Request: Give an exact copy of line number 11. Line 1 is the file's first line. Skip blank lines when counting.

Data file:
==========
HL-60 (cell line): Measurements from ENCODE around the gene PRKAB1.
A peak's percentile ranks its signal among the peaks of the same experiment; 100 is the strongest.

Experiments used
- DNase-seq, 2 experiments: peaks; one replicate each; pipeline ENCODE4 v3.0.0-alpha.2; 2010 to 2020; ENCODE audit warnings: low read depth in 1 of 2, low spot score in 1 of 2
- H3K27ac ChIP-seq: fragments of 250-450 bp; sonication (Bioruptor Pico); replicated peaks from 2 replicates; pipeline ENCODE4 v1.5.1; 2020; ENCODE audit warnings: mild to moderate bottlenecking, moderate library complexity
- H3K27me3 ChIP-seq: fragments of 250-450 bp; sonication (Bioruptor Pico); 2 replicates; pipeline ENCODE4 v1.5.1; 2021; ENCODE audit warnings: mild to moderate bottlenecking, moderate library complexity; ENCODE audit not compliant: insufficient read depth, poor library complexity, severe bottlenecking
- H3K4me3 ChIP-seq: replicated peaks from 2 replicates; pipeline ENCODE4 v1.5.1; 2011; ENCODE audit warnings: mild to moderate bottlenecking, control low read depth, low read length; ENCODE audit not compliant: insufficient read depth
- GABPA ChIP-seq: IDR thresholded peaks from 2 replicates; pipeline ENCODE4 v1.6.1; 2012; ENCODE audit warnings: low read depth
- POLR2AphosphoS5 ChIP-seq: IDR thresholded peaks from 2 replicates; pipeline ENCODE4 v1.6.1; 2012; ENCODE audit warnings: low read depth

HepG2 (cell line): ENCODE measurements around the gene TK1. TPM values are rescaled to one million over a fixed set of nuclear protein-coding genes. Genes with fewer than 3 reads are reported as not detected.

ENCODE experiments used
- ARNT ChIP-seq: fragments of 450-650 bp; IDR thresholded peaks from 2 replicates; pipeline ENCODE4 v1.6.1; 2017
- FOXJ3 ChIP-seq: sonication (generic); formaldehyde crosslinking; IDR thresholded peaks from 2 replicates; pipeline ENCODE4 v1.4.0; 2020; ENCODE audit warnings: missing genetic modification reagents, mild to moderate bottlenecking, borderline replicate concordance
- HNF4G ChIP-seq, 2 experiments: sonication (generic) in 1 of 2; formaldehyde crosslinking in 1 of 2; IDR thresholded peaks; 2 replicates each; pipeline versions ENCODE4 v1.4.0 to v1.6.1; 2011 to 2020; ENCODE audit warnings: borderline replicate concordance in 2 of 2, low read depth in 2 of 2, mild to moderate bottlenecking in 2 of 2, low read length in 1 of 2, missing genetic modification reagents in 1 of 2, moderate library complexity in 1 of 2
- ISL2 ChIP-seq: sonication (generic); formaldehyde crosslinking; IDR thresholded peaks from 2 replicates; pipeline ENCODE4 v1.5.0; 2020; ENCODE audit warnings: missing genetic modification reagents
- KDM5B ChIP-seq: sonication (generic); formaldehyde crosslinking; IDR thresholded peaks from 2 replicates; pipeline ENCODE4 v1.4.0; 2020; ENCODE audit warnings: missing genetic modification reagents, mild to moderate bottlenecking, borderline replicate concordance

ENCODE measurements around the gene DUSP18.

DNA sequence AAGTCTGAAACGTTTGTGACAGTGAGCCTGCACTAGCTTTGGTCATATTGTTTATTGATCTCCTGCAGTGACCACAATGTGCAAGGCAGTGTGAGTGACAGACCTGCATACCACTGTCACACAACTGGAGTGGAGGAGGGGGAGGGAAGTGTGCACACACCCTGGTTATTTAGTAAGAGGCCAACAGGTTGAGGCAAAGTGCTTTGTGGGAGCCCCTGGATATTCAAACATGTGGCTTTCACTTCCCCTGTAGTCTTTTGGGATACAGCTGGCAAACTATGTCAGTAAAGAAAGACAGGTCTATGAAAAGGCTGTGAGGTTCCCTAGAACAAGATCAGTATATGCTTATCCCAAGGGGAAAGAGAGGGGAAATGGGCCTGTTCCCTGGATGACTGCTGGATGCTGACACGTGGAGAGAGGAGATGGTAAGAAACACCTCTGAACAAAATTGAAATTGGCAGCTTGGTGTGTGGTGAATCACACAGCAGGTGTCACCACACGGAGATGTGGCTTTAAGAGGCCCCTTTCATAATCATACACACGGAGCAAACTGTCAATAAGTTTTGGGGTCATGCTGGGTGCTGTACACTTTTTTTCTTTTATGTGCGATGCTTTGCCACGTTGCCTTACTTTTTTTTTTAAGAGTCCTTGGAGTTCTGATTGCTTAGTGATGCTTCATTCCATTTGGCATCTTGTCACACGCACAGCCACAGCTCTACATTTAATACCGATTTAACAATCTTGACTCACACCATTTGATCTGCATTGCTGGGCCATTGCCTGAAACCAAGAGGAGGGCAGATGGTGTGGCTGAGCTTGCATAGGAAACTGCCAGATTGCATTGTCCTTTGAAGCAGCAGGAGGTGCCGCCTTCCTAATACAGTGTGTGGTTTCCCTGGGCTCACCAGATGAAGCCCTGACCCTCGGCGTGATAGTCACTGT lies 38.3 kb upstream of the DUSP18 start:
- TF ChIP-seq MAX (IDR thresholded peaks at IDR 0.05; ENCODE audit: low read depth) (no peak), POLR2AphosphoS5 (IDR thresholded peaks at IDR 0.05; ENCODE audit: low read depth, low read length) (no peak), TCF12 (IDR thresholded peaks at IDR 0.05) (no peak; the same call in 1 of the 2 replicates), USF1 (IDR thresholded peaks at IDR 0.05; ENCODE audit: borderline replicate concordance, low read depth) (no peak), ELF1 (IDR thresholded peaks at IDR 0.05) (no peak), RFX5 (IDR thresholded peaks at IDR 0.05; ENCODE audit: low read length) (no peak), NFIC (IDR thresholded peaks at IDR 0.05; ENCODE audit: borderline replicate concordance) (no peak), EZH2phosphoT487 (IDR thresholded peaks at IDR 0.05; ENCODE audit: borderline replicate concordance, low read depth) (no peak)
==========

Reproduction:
ENCODE experiments used